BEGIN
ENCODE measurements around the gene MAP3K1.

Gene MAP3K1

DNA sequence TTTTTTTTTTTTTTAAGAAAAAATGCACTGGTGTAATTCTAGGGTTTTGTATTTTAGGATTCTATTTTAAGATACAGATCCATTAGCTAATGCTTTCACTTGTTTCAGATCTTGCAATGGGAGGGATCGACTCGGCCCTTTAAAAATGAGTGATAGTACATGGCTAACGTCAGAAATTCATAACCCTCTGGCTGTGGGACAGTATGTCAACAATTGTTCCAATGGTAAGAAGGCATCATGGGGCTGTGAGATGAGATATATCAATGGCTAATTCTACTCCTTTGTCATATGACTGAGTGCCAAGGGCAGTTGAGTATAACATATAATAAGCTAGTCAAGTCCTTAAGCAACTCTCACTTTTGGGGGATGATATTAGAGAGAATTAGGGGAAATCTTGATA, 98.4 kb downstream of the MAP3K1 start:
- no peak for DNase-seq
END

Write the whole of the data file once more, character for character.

ENCODE measurements around the gene MAP3K1.

Gene MAP3K1

DNA sequence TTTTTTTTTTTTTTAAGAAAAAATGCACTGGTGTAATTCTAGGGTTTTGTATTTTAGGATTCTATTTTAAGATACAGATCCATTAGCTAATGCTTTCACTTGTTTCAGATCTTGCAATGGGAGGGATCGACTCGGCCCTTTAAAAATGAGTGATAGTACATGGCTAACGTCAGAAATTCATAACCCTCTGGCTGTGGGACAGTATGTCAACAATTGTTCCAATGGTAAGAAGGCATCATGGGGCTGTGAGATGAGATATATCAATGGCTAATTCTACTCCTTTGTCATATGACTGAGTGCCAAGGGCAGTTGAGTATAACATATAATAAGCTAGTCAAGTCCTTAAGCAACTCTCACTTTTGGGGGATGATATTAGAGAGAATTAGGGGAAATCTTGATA, 98.4 kb downstream of the MAP3K1 start:
- no peak for DNase-seq